Set at the foot of the Alborz mountains, Tehran, once an agricultural enclave characterized by forests and abundant mountain water, developed at the site of a citadel since medieval times. Tehran was first walled during the Safavid era, in the mid-sixteenth century. With the decline of other regional centers, Tehran replaced Shiraz as the capital of the Zand dynasty in the mid-eighteenth century, before being proclaimed the capital of the succeeding Qajar dynasty in 1795. Tehran flourished under Qajar patronage, and the city gained the addition of various gardens and complexes, perhaps the most notable being the Kakh-i Gulistan, or Gulistan Palace.
By the early twentieth century, these walls were subsumed by the continually expanding city, as the population growth reached half a million. From 1870-2/1287-9 AH, Nasir al-Din undertook the city's modernization, extending the city walls, adding decorative towers and twelve new, tiled gates. Inspired by the urban development of Paris under Napoleon III, which al-Din had witnessed personally on a visit abroad in 1873, the new walls were designed with the work of Sebastien Leprestre de Vauban in mind, and the area north of the original city transformed to the likeness of the Boulevard Haussman. New avenues and squares were constructed, among them; Meydan-e Tupkhane (Cannon Square) , Avenue Lalezar (Tulipbed Street), and Ala Od Dwale Under al-Din's direction the city quadrupled in size, and many of the gardens surrounding the city were used for further construction. The Kakh-i Gulistan was rebuilt, and became the centerpiece of the city, with the addition of turreted towers, supervised by Dust 'Ali Khan Nizam al Dawla. Polychrome tiles replaced the painted ornamentation in much of the complex, as did carved stucco and decorative mirror-work. In addition to the Kakh-i Gulistan, summer palaces were constructed in the Shimiranat villages in the city's northern suburbs.
Tehran yet again underwent expansion and modernization efforts in the mid-twentieth century, as the prosperity that accompanied the exploitation of oil from the 1950s accelerated the growth of the city. In 1979, Tehran became a hub for revolutionary activities, aimed at concluding the reign of Shah Mohammad Reza Pahlavi. The city has continued to be a site of development, with over half of Iran's total industry being based in Tehran, and the construction of many research and educational centers.
Esmailpour Ghouchani, Iradj. “English abstract of 'Old Tehran'". Translated by Niki Akhavan. In Cities as Built and Lived Environments: Scholarship from Muslim Contexts, 1875 to 2011, by Aptin Khanbaghi, 147. Edinburgh: Edinburgh University Press, 2014.
Hasan Baigi, Muhammad Reza. Tihran-i Qadim. Tehran: Qiqnus, 1988, 480pp.
This book is a summarised form of articles published under the same title in the magazine Itila’at-e Haftigi from its Iranian New Year edition in 1984 to the corresponding edition in 1985. The work begins with an etymology of the word “Tehran” and demonstrates that its Arabic version, which is spelled differently, is distorted and has no historical basis. Using travellers’ accounts as the source, the book goes on to explain how Tehran became the capital and provides a smooth and pleasant description of the gates, neighbourhoods, traditions, and people of the city.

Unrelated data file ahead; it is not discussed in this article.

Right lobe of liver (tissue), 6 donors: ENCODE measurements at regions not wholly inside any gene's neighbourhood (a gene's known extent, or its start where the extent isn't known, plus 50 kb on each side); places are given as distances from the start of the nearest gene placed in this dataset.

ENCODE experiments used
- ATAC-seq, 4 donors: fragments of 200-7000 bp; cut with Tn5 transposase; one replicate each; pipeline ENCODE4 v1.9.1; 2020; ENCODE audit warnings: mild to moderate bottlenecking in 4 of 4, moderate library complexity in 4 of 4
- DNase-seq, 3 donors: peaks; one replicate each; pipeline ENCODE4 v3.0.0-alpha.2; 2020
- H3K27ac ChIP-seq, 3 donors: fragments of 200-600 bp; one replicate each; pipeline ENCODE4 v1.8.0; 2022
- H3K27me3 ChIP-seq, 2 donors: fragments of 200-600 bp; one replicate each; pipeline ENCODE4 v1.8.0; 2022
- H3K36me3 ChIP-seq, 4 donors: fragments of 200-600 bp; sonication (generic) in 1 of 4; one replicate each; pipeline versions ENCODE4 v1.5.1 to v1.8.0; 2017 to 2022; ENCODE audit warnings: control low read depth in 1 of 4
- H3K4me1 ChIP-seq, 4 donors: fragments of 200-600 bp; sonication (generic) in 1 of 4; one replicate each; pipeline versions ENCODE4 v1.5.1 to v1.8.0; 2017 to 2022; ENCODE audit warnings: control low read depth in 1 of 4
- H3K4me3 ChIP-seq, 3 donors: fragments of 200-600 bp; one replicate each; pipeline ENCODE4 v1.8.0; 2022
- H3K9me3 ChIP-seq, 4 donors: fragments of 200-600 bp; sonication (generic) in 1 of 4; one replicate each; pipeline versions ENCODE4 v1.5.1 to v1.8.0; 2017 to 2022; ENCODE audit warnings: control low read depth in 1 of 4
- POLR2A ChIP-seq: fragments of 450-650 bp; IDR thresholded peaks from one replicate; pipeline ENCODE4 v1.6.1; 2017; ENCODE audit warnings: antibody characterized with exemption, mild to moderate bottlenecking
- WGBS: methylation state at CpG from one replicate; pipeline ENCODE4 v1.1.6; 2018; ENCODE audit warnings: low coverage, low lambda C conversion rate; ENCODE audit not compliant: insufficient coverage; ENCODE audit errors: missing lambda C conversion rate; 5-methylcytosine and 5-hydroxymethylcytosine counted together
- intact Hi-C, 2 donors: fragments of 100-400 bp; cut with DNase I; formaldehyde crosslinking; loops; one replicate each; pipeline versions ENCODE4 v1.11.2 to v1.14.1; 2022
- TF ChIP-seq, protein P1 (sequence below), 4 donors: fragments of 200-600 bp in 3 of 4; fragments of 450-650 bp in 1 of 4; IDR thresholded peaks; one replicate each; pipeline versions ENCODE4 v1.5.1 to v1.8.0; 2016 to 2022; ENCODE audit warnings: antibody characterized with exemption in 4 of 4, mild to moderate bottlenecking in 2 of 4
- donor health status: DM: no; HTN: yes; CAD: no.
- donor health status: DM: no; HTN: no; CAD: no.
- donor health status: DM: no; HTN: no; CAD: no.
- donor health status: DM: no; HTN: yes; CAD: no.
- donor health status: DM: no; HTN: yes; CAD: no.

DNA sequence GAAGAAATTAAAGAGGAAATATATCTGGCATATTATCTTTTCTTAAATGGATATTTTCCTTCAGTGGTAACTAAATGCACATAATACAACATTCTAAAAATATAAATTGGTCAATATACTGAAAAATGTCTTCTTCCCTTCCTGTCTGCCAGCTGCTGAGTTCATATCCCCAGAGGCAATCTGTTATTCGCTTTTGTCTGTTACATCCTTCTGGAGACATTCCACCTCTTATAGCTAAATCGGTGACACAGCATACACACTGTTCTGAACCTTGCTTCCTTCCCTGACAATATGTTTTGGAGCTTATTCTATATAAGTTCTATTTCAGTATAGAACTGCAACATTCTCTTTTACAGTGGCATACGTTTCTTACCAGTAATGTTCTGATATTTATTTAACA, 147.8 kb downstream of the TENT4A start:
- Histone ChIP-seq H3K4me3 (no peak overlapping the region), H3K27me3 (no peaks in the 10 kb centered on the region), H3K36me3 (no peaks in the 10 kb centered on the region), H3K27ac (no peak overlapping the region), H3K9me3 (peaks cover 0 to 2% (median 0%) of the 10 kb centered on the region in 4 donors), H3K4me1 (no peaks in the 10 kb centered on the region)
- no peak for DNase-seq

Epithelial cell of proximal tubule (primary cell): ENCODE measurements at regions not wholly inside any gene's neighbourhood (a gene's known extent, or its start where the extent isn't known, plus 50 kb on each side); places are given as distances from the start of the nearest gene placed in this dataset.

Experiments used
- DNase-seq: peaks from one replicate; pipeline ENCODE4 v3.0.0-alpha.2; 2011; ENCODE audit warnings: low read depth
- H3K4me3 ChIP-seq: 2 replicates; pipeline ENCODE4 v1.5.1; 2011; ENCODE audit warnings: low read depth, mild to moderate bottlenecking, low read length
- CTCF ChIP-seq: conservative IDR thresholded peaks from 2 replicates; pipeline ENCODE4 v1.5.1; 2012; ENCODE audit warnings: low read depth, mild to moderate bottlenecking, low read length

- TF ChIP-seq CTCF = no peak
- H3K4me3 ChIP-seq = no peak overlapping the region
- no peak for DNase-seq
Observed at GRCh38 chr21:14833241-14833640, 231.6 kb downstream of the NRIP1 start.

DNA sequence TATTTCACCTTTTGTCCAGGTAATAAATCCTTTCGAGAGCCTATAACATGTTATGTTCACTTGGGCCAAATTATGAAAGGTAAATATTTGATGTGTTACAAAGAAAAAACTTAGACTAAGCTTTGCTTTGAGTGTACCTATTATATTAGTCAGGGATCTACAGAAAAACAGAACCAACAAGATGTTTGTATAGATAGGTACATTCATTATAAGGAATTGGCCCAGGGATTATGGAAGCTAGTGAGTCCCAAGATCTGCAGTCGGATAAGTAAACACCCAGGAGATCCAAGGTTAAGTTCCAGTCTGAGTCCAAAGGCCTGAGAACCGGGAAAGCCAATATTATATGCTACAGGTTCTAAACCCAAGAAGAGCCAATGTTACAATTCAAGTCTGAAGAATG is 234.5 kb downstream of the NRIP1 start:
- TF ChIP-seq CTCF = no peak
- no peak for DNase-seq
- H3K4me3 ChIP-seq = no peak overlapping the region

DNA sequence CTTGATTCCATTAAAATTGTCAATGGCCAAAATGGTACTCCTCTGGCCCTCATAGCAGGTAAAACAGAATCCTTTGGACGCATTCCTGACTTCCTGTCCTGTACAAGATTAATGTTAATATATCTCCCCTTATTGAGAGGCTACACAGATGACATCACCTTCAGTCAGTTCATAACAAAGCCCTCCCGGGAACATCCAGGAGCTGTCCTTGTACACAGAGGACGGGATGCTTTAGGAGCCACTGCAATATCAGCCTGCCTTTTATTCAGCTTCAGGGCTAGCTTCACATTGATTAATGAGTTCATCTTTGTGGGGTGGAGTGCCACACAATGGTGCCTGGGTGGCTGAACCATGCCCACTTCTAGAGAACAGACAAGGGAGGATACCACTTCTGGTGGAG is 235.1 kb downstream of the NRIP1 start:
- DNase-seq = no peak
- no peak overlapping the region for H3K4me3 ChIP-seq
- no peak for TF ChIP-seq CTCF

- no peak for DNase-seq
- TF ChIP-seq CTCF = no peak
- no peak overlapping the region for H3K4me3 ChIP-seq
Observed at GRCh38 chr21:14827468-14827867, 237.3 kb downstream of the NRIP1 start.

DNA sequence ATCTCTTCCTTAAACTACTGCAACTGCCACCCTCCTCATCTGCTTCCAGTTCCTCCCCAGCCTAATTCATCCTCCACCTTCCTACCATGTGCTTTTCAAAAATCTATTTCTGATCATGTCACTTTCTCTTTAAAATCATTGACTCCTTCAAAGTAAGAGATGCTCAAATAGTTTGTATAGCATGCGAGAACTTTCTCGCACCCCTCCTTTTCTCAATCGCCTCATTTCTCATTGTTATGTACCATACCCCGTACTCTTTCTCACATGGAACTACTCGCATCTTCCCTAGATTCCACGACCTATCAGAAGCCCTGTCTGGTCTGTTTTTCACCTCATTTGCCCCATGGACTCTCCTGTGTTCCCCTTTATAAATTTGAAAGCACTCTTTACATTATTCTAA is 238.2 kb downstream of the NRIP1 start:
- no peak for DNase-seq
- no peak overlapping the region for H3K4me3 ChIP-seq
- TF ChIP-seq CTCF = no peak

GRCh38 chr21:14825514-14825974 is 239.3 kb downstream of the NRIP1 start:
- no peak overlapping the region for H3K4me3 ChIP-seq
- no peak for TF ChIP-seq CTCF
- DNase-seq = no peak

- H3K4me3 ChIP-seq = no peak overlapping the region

This book is in essence an overall monograph of “old Tehran” along with a collection of supplemental narratives. With the exception of the news sources, the references for these have not been noted within the text. Instead the sources are included within a bibliographic index of books consulted for the work. Of course, there are parts of the text which are based on what the author has himself seen and heard. As such, like Jafar Shahri’s book (titled also Tihran-i Qadim, 1370), these segments do not need to reference sources. For example, in describing the Tup-i Morvari (The Pearl Cannon), the author speaks of his own recollection of seeing the Shah’s order and the signature of the Iranian maker on the barrel of the cannon. This eliminates historical doubts about whether the cannon was made by the Portuguese and whether it was made by order of Fath-Ali Shah.
The author has also used readers’ letters to the editor in correcting and completing this work. To some extent, this makes his approach similar to the anthropological method of the late Anjavi Shirazi. That is to say, some information is gathered from local informants and the researcher then organises or summarises it.
The best assessment for Tihran-i Qadim is to consider it a narrative of how Iran’s urban society entered modernity and modernisation and how it showed cultural resistance or reception in facing it. The introduction of the first automobile to Tehran, the establishment of the first hospital and electrical plant, and the history of the postal service, cinema, and banking in Tehran are all sections in Tihran-i Qadim which may not have been gathered according to the most academic of methods but have content that is of anthropological interest.